Atomization: Break-up of thin liquid sheets

The process of atomization, which involves the break-up of a mass of liquid into tiny droplets, plays an important role in many industrial applications such as spray combustion, spray painting, agricultural sprays, ink jet printing, and powdered milk processing to name a few. One of the main objectives of the atomization process is to control the drop size distribution so as to achieve the desired process efficiently. While the break-up of liquid into droplets is a complex process involving turbulent flows and highly deformed interfaces, much of the effort has focused on the initial process of break-up where linear theories can be used to obtain a first estimate of the droplet size distribution. The proposed work focuses on the atomization of thin liquid sheets, such as those produced from fan spray nozzles, to predict the growth of disturbances that lead to the eventual break-up of liquid sheets.

Much of previous work has identified the cause of the break-up of liquid sheets to be the aerodynamic interactions of the liquid sheet with the surrounding gas phase. However, recent work from our group has shown that the liquid sheets formed either by impingement of laminar liquid jets or via fan-spray nozzles are susceptible to break-up even in the absence of aerodynamic interactions [Tirumkudulu & Paramati (2013); Paramati et al (2015); Majumdar & Tiurmkudulu (2016)] due to the spatial variations in the film thickness. Further, the growth rates predicted by a theory that accounts for the spatial variation of film thickness but ignores the gas phase are remarkably close to the measurements over a range of forcing frequencies and amplitudes even though the experiments were performed in the presence of a surrounding gas phase. This is in contrast to large discrepancies observed when the same measurements were compared with the predictions of a spatial stability analysis for a moving liquid sheet that accounts for the inertia of the surrounding gas phase but ignores the thickness variation of the sheet [Crapper et al (1975); Bremond et al (2007)].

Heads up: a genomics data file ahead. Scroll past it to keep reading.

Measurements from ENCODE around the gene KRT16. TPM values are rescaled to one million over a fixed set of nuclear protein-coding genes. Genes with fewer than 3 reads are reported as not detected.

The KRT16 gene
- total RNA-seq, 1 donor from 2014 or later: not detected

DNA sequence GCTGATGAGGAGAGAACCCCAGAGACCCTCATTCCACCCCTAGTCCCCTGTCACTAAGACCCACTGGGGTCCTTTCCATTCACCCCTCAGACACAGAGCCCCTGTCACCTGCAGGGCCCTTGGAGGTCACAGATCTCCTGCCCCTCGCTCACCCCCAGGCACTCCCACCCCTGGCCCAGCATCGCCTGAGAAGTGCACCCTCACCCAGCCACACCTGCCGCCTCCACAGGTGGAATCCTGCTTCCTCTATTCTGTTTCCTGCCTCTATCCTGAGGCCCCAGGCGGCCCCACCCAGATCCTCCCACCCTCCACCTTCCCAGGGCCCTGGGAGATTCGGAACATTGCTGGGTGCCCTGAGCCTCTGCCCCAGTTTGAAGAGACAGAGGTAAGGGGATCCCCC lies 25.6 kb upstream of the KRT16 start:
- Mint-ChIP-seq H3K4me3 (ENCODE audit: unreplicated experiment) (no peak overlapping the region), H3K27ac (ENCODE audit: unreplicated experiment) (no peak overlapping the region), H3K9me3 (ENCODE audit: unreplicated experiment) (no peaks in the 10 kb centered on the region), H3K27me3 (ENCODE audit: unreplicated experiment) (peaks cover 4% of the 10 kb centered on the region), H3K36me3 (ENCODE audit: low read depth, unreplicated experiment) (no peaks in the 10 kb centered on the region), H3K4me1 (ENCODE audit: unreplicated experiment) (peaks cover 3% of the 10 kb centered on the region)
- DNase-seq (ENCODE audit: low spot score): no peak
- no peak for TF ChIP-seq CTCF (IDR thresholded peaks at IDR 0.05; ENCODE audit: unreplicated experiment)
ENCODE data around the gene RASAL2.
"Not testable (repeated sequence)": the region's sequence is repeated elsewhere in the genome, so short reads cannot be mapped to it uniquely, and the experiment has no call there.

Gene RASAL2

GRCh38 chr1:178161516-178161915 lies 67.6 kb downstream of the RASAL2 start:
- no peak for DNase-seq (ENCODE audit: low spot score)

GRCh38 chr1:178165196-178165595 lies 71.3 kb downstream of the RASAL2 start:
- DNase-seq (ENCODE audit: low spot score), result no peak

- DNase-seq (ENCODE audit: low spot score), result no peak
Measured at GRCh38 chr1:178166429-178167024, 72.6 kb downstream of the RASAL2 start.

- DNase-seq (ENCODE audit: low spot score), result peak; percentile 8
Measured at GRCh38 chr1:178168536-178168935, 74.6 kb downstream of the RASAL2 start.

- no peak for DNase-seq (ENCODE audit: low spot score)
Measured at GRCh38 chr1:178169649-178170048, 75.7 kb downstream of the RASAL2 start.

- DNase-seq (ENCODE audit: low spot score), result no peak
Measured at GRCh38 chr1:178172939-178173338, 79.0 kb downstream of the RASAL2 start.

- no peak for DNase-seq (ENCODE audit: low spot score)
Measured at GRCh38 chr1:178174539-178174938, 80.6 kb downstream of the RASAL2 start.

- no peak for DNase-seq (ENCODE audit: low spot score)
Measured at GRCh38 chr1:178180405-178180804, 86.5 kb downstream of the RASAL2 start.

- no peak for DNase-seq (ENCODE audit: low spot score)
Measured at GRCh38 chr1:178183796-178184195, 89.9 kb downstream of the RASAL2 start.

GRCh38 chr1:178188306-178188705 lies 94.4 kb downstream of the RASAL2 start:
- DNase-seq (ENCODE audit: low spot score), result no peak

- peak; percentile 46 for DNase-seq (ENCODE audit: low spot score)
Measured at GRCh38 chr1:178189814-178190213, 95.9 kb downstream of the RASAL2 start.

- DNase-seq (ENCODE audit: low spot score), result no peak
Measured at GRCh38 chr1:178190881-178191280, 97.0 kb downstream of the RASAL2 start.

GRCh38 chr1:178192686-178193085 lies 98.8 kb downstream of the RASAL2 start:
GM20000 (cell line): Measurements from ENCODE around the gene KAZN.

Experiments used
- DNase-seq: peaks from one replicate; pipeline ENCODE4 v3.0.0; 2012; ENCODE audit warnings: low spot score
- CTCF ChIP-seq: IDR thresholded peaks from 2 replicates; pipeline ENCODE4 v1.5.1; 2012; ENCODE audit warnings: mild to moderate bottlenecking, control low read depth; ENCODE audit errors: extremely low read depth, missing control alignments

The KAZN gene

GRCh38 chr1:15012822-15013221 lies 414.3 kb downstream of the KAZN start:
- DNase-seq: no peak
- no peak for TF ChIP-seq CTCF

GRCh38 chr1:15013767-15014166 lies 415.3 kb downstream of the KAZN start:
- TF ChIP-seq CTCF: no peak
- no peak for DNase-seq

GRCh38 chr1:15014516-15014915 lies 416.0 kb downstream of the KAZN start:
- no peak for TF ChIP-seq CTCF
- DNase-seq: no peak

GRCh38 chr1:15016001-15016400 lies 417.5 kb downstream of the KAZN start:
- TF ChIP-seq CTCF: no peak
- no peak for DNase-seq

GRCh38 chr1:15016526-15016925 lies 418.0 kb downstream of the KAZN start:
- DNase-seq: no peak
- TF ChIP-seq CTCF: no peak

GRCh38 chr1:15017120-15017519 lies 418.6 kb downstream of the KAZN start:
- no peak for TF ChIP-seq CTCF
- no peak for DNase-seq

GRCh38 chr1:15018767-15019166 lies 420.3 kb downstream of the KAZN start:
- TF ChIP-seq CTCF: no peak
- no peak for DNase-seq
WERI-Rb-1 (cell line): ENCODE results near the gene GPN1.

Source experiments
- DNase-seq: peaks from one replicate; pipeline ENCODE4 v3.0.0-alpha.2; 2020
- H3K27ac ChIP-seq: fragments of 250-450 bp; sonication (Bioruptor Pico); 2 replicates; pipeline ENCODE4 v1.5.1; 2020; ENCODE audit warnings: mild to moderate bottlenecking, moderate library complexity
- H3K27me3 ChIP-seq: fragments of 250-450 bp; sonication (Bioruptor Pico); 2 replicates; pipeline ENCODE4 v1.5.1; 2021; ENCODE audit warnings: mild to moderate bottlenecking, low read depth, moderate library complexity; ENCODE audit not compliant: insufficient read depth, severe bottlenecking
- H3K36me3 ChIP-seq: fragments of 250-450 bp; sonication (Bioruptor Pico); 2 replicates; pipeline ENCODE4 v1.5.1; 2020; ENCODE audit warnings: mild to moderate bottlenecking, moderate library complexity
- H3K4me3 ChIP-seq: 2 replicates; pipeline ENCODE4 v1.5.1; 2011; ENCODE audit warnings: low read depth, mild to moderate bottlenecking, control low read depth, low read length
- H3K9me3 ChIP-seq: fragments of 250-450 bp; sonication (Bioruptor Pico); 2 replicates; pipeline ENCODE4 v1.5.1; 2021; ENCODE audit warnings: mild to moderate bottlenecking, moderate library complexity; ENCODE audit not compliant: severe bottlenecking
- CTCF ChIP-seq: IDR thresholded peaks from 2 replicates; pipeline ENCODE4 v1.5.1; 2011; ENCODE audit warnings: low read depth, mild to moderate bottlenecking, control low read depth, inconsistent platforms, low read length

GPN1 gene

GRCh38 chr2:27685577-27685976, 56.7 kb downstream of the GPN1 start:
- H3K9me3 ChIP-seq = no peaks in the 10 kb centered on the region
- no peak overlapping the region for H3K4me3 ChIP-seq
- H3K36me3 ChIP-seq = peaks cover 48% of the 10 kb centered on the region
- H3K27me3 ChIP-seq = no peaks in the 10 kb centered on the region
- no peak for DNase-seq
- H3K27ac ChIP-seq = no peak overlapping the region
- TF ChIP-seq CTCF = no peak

The goal of the project is to investigate via experiments, theory and simulations, the break-up of liquid sheet at varying ambient pressures so as to ascertain the contribution of the aerodynamic interactions and the spatial variation of thickness on the sheet break-up and drop size distribution.


Bremond, N, Clanet, C and Villermaux, E., “Atomization of undulating liquid sheets.”, J Fluid Mech, 585, pp 421-456, 2007

Crapper, G. D. Dombrowski, N. and Pyott, G. A. D., “Large amplitude Kelvin-Helmholtz waves on thin liquid sheet,” Proc. R. Soc. London, Ser. A 342(1629), 209–224 (1975).

Majumdar N and Tirumkudulu MS, “Growth of Sinuous Waves on thin liquid sheets: Comparison of predictions with experiments ", Phys Fluids, 28(5), 052101 (2016)

Paramati, M., Tirumkudulu, M.S., and Schmid, P., “Stability of a moving radial liquid sheet: Experiments", J Fluid Mech, 770, 398 (2015)

Tirumkudulu, M.S., and Paramati, M., “Stability of a moving radial liquid sheet: Time-dependent equations", Phys. Fluids, 25(10), (2013)

Proposing Faculty
Research Area
  • Coatings
  • Computational Flow Modelling (CFD)
  • Fluid Mechanics and Stability